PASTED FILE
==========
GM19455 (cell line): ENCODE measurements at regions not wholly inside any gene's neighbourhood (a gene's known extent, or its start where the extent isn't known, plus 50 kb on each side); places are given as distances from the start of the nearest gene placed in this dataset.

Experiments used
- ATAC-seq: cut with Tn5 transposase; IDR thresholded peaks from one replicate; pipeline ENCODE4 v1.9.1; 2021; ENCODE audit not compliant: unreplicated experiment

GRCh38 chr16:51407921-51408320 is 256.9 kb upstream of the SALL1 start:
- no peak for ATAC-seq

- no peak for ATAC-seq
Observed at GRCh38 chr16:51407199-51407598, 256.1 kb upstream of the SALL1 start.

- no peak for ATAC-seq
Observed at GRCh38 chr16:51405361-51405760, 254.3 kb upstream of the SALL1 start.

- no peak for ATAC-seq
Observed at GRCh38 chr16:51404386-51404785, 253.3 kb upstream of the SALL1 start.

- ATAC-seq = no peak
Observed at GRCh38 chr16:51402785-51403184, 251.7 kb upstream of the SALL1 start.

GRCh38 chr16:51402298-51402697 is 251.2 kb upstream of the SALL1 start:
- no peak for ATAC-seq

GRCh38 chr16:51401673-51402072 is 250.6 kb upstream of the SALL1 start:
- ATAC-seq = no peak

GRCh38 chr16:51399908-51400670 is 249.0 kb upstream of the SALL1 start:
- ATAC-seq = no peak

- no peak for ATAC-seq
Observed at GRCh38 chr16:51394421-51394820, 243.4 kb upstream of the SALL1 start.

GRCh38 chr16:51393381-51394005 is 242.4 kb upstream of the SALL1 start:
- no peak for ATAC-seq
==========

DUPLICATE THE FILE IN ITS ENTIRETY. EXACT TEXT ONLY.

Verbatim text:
GM19455 (cell line): ENCODE measurements at regions not wholly inside any gene's neighbourhood (a gene's known extent, or its start where the extent isn't known, plus 50 kb on each side); places are given as distances from the start of the nearest gene placed in this dataset.

Experiments used
- ATAC-seq: cut with Tn5 transposase; IDR thresholded peaks from one replicate; pipeline ENCODE4 v1.9.1; 2021; ENCODE audit not compliant: unreplicated experiment

GRCh38 chr16:51407921-51408320 is 256.9 kb upstream of the SALL1 start:
- no peak for ATAC-seq

- no peak for ATAC-seq
Observed at GRCh38 chr16:51407199-51407598, 256.1 kb upstream of the SALL1 start.

- no peak for ATAC-seq
Observed at GRCh38 chr16:51405361-51405760, 254.3 kb upstream of the SALL1 start.

- no peak for ATAC-seq
Observed at GRCh38 chr16:51404386-51404785, 253.3 kb upstream of the SALL1 start.

- ATAC-seq = no peak
Observed at GRCh38 chr16:51402785-51403184, 251.7 kb upstream of the SALL1 start.

GRCh38 chr16:51402298-51402697 is 251.2 kb upstream of the SALL1 start:
- no peak for ATAC-seq

GRCh38 chr16:51401673-51402072 is 250.6 kb upstream of the SALL1 start:
- ATAC-seq = no peak

GRCh38 chr16:51399908-51400670 is 249.0 kb upstream of the SALL1 start:
- ATAC-seq = no peak

- no peak for ATAC-seq
Observed at GRCh38 chr16:51394421-51394820, 243.4 kb upstream of the SALL1 start.

GRCh38 chr16:51393381-51394005 is 242.4 kb upstream of the SALL1 start:
- no peak for ATAC-seq